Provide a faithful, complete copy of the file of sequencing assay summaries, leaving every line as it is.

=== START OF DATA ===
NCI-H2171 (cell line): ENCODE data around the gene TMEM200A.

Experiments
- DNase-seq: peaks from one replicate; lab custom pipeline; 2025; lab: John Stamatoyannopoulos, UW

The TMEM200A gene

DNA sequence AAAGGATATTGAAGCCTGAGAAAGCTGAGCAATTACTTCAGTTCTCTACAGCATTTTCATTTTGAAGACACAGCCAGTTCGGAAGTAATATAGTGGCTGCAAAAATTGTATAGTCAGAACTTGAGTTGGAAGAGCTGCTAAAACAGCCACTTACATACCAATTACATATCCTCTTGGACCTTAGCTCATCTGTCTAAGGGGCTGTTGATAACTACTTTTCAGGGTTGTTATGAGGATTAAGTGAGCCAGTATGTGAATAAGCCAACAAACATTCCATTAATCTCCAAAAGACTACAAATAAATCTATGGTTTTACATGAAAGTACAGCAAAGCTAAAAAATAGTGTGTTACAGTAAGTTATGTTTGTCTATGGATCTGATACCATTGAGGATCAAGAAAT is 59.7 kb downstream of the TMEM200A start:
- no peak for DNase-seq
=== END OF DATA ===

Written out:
NCI-H2171 (cell line): ENCODE data around the gene TMEM200A.

Experiments
- DNase-seq: peaks from one replicate; lab custom pipeline; 2025; lab: John Stamatoyannopoulos, UW

The TMEM200A gene

DNA sequence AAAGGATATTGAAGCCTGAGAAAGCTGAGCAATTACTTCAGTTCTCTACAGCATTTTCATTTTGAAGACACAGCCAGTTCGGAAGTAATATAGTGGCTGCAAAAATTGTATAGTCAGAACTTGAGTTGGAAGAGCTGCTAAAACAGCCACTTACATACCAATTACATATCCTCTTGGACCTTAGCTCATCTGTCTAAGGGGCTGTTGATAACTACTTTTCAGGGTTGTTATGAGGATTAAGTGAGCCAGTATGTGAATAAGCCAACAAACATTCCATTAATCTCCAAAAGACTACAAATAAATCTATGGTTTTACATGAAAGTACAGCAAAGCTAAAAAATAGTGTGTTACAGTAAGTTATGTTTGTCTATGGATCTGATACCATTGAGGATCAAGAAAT is 59.7 kb downstream of the TMEM200A start:
- no peak for DNase-seq